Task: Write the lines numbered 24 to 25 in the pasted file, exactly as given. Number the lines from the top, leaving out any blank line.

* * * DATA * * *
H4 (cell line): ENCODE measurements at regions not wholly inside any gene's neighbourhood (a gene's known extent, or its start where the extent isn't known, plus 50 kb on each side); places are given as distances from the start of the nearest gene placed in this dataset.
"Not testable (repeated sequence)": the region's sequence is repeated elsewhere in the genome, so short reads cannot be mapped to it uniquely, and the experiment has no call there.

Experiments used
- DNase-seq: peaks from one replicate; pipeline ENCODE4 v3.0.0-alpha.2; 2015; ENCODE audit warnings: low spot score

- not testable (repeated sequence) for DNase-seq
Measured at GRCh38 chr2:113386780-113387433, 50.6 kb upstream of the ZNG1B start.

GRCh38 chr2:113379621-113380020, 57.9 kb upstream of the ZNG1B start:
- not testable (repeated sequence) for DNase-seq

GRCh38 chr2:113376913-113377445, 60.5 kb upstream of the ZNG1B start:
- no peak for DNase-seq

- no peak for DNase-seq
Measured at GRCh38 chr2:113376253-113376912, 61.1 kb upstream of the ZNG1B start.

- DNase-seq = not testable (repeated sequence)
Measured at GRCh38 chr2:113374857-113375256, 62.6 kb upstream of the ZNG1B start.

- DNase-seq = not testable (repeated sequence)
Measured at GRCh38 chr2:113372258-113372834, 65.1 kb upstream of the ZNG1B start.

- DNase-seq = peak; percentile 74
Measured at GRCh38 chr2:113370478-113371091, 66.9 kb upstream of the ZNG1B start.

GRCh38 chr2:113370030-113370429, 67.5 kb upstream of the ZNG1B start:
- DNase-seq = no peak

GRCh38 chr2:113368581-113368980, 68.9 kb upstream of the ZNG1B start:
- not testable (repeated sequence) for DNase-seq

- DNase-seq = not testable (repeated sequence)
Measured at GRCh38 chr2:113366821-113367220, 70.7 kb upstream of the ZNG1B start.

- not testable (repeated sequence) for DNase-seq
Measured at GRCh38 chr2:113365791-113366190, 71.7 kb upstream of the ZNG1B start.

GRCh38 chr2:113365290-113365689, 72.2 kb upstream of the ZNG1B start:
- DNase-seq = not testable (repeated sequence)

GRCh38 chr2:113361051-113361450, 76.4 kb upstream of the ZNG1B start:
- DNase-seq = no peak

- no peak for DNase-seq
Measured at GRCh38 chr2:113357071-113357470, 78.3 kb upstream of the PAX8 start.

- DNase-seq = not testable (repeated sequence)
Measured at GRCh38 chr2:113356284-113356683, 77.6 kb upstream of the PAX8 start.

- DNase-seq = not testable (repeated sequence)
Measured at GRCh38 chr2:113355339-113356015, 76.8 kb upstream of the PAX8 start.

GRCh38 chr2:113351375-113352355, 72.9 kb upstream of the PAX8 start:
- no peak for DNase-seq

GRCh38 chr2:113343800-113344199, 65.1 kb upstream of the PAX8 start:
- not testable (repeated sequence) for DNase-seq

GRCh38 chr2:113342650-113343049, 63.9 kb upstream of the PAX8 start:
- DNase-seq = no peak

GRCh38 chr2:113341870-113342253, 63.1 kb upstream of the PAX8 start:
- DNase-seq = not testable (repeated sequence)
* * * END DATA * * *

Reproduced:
Measured at GRCh38 chr2:113366821-113367220, 70.7 kb upstream of the ZNG1B start.

- not testable (repeated sequence) for DNase-seq